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Minneapolis to beef up security for trial in Floyd’s death

Amy Forliti
Associated Press

Minneapolis – National Guard troops and hundreds of law enforcement officers will converge on the Minneapolis area during the upcoming trial of the former police officer charged in George Floyd's death, and authorities said Wednesday they hope months of planning will help prevent a repeat of last year's violent unrest.

Minneapolis Police Chief Medaria Arradondo looks on as Minneapolis Mayor Jacob Frey addresses the media on the preparations for the upcoming Derek Chauvin trial on Wednesday Feb. 17, 2021 in Minneapolis.

Leaders from Minneapolis and local and state law enforcement agencies have been beefing up security plans, preparing to close streets and making sure businesses and residents are well informed as the trial of Derek Chauvin approaches. Mayor Jacob Frey said the trial will likely increase trauma for many, especially as the verdict draws near, and that safety will be a top priority “during this very difficult time in our city.”

“We believe it is on us to honor the magnitude of this moment and ensure that our families in this city feel safe,” Frey said.

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State Patrol Col. Matt Langer said authorities will be working to protect everyone's rights to peacefully protest while also ensuring that businesses, government buildings and infrastructure are protected. Law enforcement will use quick reaction teams, bicycle rapid response officers, SWAT officers and other tactics to respond quickly to emergencies. Protests on freeways or unlawful behavior such as throwing objects, using illegal fireworks, setting fires or damaging property will not be tolerated, Langer said.

Floyd, a Black man who was handcuffed, died May 25 after Chauvin, who is white, pressed his knee against Floyd’s neck as Floyd said he couldn’t breathe. Floyd’s death sparked protests in Minneapolis and days of violent unrest in which buildings -- including a police station -- were burned and damaged.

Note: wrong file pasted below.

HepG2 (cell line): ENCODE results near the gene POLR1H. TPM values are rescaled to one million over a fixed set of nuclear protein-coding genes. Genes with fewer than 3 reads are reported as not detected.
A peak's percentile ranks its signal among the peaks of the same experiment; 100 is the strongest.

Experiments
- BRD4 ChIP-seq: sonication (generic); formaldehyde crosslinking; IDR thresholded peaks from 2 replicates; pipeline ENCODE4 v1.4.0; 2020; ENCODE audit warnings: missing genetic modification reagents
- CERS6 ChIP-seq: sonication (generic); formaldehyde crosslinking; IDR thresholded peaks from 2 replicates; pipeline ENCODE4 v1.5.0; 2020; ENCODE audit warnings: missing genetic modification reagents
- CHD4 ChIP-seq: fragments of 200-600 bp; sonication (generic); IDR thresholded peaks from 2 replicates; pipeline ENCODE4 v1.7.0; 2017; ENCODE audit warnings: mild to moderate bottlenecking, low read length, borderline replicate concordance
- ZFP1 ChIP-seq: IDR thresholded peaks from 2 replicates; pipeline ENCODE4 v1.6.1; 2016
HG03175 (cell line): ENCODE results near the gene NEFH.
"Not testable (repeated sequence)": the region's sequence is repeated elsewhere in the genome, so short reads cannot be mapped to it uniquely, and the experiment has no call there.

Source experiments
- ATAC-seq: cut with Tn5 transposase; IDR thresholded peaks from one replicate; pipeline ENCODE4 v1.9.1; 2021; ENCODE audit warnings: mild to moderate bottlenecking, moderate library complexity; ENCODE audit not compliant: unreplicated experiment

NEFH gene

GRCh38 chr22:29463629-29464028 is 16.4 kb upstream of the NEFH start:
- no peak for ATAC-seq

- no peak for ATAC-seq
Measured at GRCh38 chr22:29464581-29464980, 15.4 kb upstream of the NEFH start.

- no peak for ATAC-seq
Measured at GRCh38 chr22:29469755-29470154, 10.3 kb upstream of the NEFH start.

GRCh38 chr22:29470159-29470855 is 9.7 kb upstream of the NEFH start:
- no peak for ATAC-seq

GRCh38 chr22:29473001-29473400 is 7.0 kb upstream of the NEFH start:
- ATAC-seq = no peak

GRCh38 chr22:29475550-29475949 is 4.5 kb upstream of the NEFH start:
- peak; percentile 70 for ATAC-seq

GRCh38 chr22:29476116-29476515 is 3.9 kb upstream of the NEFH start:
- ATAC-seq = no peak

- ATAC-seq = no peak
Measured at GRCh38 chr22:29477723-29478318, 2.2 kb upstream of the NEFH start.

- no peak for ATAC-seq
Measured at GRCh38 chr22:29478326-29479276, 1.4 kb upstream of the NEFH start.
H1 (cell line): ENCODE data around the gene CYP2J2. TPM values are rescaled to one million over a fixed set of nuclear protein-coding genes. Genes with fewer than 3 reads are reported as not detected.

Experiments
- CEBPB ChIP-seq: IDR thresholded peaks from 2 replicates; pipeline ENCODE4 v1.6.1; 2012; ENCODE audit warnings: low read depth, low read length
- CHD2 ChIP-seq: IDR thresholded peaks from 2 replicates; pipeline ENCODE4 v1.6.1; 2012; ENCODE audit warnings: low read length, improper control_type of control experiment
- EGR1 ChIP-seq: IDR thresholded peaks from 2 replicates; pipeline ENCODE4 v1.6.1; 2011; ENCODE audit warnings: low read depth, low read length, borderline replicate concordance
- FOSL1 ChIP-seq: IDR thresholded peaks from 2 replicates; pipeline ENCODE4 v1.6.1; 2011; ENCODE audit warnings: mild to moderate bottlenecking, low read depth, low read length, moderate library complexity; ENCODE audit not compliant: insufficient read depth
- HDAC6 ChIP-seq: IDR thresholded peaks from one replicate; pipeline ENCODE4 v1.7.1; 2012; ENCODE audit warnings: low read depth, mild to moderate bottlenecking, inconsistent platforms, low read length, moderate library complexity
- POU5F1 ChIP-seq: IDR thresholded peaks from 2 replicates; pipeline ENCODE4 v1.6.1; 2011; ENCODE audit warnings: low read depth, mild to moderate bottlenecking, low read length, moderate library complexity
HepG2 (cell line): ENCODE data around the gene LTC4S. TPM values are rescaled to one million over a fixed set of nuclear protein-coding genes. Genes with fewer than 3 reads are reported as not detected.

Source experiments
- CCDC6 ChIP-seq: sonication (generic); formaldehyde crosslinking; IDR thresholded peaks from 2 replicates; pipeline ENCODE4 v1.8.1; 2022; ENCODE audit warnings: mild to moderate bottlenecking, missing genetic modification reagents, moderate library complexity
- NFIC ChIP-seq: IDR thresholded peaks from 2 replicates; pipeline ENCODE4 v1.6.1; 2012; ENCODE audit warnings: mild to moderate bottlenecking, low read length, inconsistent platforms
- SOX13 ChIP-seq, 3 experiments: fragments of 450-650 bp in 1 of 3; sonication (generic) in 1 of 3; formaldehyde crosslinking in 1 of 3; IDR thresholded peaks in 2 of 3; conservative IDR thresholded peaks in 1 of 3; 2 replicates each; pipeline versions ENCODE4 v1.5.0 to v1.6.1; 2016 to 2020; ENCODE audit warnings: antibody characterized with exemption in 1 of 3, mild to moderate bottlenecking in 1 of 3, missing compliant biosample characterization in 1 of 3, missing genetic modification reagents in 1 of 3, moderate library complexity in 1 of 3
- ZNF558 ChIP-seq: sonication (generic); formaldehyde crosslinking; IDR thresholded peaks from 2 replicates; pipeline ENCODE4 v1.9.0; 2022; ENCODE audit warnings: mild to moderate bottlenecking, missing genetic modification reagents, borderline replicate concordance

Chauvin, who was fired, is charged with second-degree murder and manslaughter. Jury selection in his trial is scheduled to begin March 8; opening statements are scheduled for March 29.

Hennepin County Sheriff David Hutchinson said his deputies will ensure the courthouse is protected and the trial is not disrupted.

“We want to protect everybody's rights, but if you cause harm, if you break things, burn things, hurt people, hurt people’s livelihood, I’m here to say: You will go to jail. We will arrest everybody who breaks the law," Hutchinson said. “We are not going to tolerate disorder.”

The city has already started installing a security perimeter around the Hennepin County Government Center, City Hall and nearby buildings. The street and sidewalk in front of the courthouse will be closed starting March 1.

The intersection at 38th Street and Chicago Avenue, which has become a memorial to Floyd and a community gathering place, will remain closed to vehicle traffic until after the trial.

Frey said a law enforcement presence in the city will increase in coming weeks, and will peak during the trial, with the help of up to 2,000 National Guard members and 1,100 law enforcement officers from 12 agencies. Langer said the bulk of law enforcement resources will be present surrounding closing arguments, jury deliberations and announcement of a verdict.

Erik Hansen, the city’s director of Economic Policy and Development, said the city is advising business owners to consider emergency preparedness plans, add physical barriers such as boards over windows or security gates, make sure their insurance policies are up to date, and upload important records online.

Authorities have no current “actionable” intelligence suggesting that specific groups may be coming to Minneapolis to stir up trouble, said Department of Public Safety Commissioner John Harrington. He said authorities are taking what has been learned from past protests in Minneapolis, Los Angeles and Ferguson, Missouri and they believe their preparation and united approach can prevent bad things from happening and ensure people's voices are heard.

He said that last year, “In midst of the riots, in the midst of the fires, in the midst of all that — people’s voices who really want to call out the death of George Floyd could not be heard over the vitriol and over the activity of folks that were there to destroy property and to hurt other people.”